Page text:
TikTok is killing off its BeReal clone TikTok Now, according to notifications being sent to users. Multiple Twitter users have posted screenshots of the message in different languages, which says that ByteDance is “updating the TikTok experience and [is] discontinuing TikTok Now.” News of its discontinuation comes a little over nine months after TikTok Now was officially announced, although it’s unclear exactly when the feature will disappear for good.
TikTok Now was launched in September with the stated aim of fostering “authentic and spontaneous connections on TikTok.” But it was hard to ignore the fact that its format (asking users to capture a moment once a day using the front and back cameras of their phone) was all but identical to BeReal, which exploded in popularity last year.
TikTok’s twist was that TikTok Now supported up to 10-second-long videos in addition to just still photos. In the US, TikTok Now has been available in the main TikTok app, while owner ByteDance also launched a dedicated TikTok Now app in other regions around the world. Social media consultant Matt Navarra confirmed to The Verge that he was shown the notification announcing the discontinuing of TikTok Now within the main TikTok app on iOS.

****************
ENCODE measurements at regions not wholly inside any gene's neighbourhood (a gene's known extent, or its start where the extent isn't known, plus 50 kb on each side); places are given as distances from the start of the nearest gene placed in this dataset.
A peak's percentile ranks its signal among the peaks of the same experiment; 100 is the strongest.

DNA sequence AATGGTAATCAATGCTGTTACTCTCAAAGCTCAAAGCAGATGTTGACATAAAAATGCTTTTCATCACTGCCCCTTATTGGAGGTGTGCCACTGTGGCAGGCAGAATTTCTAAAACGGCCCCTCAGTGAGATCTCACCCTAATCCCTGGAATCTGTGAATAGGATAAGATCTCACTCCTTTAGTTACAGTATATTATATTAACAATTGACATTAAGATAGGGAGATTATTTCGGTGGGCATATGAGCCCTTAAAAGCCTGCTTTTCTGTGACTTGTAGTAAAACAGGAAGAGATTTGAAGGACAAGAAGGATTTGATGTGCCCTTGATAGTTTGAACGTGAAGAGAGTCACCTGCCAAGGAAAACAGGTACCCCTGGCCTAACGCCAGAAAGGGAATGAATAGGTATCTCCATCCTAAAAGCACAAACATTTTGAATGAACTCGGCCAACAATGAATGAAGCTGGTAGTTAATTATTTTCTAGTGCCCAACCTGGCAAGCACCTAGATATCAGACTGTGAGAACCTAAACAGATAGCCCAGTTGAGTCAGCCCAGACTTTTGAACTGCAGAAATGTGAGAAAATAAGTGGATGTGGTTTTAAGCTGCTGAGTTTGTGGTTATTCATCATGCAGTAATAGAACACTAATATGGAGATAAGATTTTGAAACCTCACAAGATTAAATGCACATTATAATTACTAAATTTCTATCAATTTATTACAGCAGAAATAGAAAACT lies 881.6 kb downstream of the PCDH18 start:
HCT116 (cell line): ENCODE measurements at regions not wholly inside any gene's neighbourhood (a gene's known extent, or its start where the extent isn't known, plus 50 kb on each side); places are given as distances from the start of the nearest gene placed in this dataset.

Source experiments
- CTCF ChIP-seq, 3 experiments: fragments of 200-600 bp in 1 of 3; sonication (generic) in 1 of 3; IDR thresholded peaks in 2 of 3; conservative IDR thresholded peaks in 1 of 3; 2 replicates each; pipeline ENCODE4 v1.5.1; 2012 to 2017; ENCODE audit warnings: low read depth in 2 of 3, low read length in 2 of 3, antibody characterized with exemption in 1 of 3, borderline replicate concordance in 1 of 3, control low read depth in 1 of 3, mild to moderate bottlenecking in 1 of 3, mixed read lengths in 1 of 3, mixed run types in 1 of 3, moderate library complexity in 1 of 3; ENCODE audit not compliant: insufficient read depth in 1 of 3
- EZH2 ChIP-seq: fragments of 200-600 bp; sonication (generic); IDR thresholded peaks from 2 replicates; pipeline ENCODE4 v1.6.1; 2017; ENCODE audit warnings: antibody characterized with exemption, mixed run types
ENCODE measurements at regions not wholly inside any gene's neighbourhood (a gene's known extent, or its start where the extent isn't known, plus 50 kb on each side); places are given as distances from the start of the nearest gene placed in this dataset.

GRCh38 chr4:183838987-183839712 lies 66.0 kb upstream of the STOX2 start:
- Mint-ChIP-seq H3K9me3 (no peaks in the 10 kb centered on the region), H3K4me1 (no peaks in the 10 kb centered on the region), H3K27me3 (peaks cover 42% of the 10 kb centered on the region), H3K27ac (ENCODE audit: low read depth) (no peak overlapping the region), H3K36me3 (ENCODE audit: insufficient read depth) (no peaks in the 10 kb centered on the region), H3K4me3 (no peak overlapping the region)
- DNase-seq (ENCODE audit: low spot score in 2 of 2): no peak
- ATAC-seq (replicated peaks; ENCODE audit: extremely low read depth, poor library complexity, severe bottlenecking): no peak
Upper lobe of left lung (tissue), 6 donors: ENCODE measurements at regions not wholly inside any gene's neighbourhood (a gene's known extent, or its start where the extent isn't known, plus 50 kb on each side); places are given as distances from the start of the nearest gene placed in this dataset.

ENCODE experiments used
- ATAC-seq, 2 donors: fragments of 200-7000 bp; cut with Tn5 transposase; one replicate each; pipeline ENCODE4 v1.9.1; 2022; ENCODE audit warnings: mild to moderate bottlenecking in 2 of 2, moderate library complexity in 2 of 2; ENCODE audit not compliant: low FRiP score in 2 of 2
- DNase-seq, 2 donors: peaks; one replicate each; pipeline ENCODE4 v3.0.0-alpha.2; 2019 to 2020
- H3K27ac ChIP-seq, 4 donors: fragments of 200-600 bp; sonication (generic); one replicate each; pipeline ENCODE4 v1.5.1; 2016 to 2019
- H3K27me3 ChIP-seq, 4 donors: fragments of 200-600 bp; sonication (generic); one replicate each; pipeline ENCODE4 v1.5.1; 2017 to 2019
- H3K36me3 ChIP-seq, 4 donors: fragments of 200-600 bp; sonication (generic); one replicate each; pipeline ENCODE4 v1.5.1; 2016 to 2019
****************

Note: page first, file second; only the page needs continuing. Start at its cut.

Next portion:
Although TikTok’s notification doesn’t give an exact reason for why TikTok Now is being discontinued, it’s hard to ignore the fact that BeReal isn’t the viral sensation it once was. “They’re over being real,” was The New York Times’ conclusion in April, when it cited a 61 percent drop in BeReal daily active users between October 2022 and March 2023 according to third-party data. Per Apptopia, user numbers had dropped from around 15 million to under six million people in March, the NYT reported.
Although BeReal disputes these numbers (“BeReal has over 20 million daily active users around the world” it wrote in April), anecdotally I’m seeing far fewer mentions of the app on social media platforms these days. Regardless of the exact figures, it feels like the viral spotlight has moved on.
TikTok hasn’t been the only social media company to experiment with adding BeReal-style features to its app. SnapChat launched a dual-camera feature in August, which traded the daily notification and limits of BeReal for more editing and layout options. Meanwhile Instagram has also been testing its own take on the feature called “Candid Stories.” My colleague Casey Newton has taken to referring to these kinds of copycat features as “murder clones.” In other words, they represent an attempt by dominant social media apps to fend off would-be competitors by aping their unique features.
A spokesperson for TikTok did not immediately respond to The Verge’s request for comment. As of this writing, the service’s support page about TikTok Now has not been updated to mention a shutdown.